Hate speech and propaganda must be curtailed

By Dr Robert Mtonga

That there is a serious fissure in the political landscape of our beloved country is the most poorly kept secret today.
Zambia has never experienced such political polarization since her birth as a nation 51 years ago. What is more, there is now growing intolerance to a point where even matters that ought to define our very existence as a people such as ethnicity, social amalgamations among others are being used to divide brother against and brother by hate-speech purveyors and propagandists.
The Propaganda mills are running full throttle as if in a bid to out-sprint the speed of light! Lies, both naked and veiled, are being peddled at break-neck frequencies that it is virtually impossible to keep-up with them. What is more, the purveyors of these divisive lies are so innovative so much so that if awards were to be given for ingenuity, Zambians would top the list.
The false rumour-mongers, alarmists and midwives of lies ostensibly neither sleep nor slumber these days, and with the approaching Tripartite National Polls to be held on 11th August 2016 just around the corner, one would be excused to believe that sleep in Zambia will be an unpopular occupation in the lives of these people.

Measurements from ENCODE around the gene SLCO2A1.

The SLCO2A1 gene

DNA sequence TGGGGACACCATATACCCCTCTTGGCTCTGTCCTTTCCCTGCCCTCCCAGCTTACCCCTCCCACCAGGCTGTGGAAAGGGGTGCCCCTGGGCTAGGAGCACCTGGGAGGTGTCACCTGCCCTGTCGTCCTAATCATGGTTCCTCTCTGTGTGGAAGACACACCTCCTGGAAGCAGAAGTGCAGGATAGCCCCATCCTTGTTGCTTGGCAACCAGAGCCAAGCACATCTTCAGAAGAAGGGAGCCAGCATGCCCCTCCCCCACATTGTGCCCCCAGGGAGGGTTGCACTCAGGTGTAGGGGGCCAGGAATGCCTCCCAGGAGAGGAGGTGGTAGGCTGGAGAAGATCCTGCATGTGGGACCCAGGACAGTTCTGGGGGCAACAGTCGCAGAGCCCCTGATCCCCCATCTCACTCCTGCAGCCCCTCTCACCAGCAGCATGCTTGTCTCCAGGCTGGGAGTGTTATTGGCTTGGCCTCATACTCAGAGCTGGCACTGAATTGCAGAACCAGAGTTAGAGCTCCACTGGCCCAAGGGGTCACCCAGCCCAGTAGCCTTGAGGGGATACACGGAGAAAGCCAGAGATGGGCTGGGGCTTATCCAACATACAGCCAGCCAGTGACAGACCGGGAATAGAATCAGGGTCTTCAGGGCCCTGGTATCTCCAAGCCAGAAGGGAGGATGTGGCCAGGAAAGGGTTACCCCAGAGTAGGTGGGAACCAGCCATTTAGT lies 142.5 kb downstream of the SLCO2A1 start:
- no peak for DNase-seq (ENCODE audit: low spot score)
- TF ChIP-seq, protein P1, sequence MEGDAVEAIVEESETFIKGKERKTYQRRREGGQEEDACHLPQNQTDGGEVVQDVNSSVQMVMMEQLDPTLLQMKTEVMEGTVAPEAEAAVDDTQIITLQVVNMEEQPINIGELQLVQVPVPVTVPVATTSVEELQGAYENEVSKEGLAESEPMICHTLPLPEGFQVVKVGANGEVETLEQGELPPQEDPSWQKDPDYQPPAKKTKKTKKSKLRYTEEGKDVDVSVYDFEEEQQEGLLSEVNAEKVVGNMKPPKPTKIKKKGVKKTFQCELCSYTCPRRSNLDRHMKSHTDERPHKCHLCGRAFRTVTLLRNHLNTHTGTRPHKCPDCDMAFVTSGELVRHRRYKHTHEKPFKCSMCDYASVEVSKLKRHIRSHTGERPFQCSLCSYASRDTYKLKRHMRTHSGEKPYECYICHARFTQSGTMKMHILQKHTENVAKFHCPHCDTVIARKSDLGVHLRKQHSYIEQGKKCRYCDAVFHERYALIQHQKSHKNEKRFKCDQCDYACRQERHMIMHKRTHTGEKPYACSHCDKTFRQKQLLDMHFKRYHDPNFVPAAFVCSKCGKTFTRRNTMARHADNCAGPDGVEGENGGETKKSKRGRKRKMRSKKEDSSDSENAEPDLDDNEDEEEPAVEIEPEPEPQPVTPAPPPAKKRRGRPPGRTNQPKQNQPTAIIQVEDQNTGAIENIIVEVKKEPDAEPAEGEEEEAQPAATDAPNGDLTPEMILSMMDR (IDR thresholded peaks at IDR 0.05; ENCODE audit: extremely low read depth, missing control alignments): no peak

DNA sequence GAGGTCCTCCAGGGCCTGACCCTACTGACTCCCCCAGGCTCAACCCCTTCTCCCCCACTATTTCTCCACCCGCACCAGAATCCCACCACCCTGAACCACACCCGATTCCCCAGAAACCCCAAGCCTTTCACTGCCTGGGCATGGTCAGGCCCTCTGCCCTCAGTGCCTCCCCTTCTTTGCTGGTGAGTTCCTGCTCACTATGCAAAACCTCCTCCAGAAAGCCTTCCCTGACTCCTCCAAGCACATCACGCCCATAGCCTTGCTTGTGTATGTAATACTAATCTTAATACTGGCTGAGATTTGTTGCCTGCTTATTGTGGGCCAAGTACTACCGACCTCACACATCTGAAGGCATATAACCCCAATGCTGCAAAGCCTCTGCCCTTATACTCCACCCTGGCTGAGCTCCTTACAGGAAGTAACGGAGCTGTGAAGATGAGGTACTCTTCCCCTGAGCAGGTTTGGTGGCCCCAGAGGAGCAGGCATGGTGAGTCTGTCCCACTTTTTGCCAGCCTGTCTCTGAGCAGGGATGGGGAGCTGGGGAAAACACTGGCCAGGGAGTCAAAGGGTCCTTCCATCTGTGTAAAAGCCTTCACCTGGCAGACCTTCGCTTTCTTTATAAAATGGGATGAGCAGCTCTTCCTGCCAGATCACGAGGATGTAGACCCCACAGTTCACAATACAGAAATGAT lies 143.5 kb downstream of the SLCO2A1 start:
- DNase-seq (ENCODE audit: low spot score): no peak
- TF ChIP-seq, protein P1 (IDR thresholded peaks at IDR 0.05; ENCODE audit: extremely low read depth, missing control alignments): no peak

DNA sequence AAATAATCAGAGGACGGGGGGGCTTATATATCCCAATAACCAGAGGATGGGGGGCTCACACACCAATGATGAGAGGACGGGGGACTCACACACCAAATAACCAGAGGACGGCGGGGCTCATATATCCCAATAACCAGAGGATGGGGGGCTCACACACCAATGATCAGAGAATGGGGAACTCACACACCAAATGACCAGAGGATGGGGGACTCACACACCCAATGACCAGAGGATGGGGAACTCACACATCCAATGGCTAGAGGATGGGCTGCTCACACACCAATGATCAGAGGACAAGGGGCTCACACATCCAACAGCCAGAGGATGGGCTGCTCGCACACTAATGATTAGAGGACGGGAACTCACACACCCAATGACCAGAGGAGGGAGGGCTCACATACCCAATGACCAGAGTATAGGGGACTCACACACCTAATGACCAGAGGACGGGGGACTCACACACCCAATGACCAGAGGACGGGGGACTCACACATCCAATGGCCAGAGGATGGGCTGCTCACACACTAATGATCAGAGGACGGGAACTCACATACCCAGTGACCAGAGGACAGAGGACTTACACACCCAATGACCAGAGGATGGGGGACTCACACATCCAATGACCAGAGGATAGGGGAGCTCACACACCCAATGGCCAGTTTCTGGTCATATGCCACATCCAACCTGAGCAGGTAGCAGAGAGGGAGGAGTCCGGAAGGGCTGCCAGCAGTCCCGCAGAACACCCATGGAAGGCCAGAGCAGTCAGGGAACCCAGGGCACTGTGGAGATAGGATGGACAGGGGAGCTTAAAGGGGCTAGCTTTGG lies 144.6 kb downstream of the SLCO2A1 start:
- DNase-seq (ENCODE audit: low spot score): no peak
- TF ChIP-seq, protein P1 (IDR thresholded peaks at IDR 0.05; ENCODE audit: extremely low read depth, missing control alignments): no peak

Anyone who finds time to listen to popular radio talk-shows or read social media blogs will agree with the fact that there has emerged a group of Zambians that has made it its business to call-in and/or write-in to permanently support one position or another whatever the topic or time of day purely based on political persuasions or is it delusions. The names and voices of these callers and/or bloggers are known from a distance and their line-up determined long before the topic of discussion is known!
Just for the avoidance of ignorance, freedom of expression is a right and those that exercise it are well within their complexion to do so. What is problematic however is if the exercise of that right becomes an excuse to trade propaganda and stifle the alternative views of other debaters.
Whilst it is a given that words cannot be trade-marked, yet the use of repugnant words, which seems to be in vogue nowadays, makes the hate-speech conveyors morally bankrupt.
Repeat, by using obscenities, such men and women demean themselves below basal dignity. It is folly to think that one is heard better when using noxious verbiage than when using the force of argument in polite, low pitched tones.
Sad, is it not, that many of our species do not know that verbal violence is more painful than physical blows.
Fellow country men and women do remember that we are one bloodline as Zambians. Political differences need not divide us to such levels of intolerance that we lose our cultural norms which norms have bound us and served us well thus far.
It just remains for me to call upon those among us with ears to hear and eyes to see to take heed that one Zambia and one Nation is all we have. Politics is just a game and not a do or die affair.

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